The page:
In the financial crisis of 2008, banks feared that their trading partners might not be able to meet their obligations on derivatives and other financial arrangements. The situation set off a chain reaction that paralyzed global markets until governments and central banks provided enormous financial support.
To prevent a similar disaster from happening again, finance ministers in the United States and Europe committed in 2009 to move derivatives like credit-default swaps onto clearinghouses. These organizations, if they work properly, can sharply reduce the chances that a large bank will not make good on such contracts.
So, the idea that CDS won't have to pay, may seem like a calming event for the market, but the bigger question is can the market work and function without the risk controlling safety net of CDS, because if there is no payout, what's the point – you're not really controlling risk. The big question is whether this is going to kill the CDS market. If it does, it might actually be a good thing. At least then we don't have to worry about side bets crashing the financial system.

The nationwide price of gas is $3.73 a gallon; it is averaging $4.23 a gallon in California. So fill up in Quartzsite or just before you cross the river. Gas prices typically go up 20 cents a gallon as we head into the summer driving season. On Wednesday, the price of the benchmark American crude settled at $107.07 a barrel, up to 108.60 today. That is about four dollars higher than on the same day in 2008. As a rule of thumb, a penny a gallon is worth a bit over $1 billion in consumer purchasing power if it is maintained a whole year. A dollar more would be something in excess of $100 billion. Today, there was a report of a fire at a pipeline in Saudi Arabia. By the way, if you wanted to design a vulnerable infrastructure for energy, it would be pipelines. Saudi Arabia denied the explosion, despite the pictures on TV.  Prices spiked up to $110 a barrel for a short time.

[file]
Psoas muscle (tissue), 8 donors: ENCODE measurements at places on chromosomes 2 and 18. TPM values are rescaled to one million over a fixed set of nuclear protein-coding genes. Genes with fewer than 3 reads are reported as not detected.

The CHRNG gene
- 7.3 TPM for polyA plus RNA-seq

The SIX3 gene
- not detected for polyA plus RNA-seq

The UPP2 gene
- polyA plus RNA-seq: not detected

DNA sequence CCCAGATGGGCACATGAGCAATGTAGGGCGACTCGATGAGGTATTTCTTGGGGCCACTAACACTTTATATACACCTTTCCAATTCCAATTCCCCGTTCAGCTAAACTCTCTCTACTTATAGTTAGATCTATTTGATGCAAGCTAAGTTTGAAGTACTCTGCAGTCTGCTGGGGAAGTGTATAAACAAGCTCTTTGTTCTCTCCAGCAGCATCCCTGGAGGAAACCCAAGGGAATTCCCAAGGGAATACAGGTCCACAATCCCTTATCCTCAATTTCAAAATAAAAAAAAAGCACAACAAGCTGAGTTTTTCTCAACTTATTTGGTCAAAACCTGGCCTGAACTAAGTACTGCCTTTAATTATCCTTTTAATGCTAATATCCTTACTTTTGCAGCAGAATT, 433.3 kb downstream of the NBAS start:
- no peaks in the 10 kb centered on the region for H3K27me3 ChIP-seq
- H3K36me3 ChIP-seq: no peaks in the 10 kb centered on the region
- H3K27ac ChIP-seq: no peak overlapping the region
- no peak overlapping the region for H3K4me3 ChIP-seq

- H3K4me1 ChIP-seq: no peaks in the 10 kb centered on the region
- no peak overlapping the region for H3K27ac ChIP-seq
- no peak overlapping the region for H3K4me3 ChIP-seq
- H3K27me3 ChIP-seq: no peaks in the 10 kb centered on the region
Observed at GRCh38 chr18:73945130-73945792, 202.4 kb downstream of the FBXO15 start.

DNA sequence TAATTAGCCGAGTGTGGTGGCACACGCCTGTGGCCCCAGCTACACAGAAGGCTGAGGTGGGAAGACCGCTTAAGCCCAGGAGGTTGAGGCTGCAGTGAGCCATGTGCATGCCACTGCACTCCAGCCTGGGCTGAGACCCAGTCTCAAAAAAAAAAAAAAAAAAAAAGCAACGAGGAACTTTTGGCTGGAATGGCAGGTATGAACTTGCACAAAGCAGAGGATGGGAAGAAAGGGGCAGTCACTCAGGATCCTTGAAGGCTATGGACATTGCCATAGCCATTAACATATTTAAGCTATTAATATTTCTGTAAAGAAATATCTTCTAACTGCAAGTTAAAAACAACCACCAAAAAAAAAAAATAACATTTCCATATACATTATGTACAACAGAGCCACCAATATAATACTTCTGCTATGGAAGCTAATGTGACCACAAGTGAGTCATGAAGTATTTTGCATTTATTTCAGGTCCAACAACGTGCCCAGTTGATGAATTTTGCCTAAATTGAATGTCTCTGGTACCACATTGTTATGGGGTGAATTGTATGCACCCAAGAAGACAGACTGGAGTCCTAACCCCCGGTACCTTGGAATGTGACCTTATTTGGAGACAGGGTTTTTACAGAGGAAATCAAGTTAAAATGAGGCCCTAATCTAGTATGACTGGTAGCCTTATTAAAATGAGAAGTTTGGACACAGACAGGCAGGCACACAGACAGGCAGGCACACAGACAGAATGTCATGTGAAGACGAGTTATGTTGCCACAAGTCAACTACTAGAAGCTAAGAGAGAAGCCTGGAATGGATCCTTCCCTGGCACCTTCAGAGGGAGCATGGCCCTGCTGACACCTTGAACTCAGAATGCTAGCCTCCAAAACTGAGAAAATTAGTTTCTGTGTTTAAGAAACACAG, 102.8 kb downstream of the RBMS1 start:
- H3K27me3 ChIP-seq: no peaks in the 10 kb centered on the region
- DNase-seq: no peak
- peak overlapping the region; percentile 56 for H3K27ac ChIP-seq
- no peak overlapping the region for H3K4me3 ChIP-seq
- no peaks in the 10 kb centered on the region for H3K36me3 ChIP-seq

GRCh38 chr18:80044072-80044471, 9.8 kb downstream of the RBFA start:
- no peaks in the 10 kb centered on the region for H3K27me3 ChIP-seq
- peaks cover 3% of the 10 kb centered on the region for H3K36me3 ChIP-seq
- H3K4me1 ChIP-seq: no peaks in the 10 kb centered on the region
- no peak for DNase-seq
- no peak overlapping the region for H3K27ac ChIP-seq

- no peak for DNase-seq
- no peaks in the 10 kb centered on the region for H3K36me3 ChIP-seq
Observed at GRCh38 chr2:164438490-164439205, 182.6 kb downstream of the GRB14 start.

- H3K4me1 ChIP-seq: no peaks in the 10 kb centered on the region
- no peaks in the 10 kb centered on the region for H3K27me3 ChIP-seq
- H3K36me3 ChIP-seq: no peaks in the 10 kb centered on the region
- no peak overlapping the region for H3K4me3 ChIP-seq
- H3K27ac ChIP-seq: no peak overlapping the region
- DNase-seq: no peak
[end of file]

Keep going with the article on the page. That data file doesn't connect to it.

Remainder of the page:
Of course, the bigger question deals with tensions in the Middle East. Is war imminent? Both the US and UK military commands ask for more funding to increase the preparation and deployment of military arms and personnel in the Persian Gulf. The US has already added to the number of aircraft carriers it has stationed in the area, sending both the USS Abraham Lincoln and the USS Carl Vinson, along with a number of warplanes and tens of thousands of troops. The warships will be modified with antitank weapons and rapid fire machine guns, all specially designed for dealing with the Iranian fast attack boats. The Pentagon has also requested $82 million in order “to improve its largest conventional bunker-buster bomb, designed to take out bunkers like those used by Iran to protect its most sensitive nuclear development work.”

Right now, it is all in the saber rattling phase. Any actually attacks, and it really doesn’t matter who starts it, would result in a massive spike in oil prices.

Economic news today: the Institute for Supply Management' manufacturing index declined to 52.4% in February from 54.1% in January. A reading above 50 means the manufacturing sector is expanding but not real strong.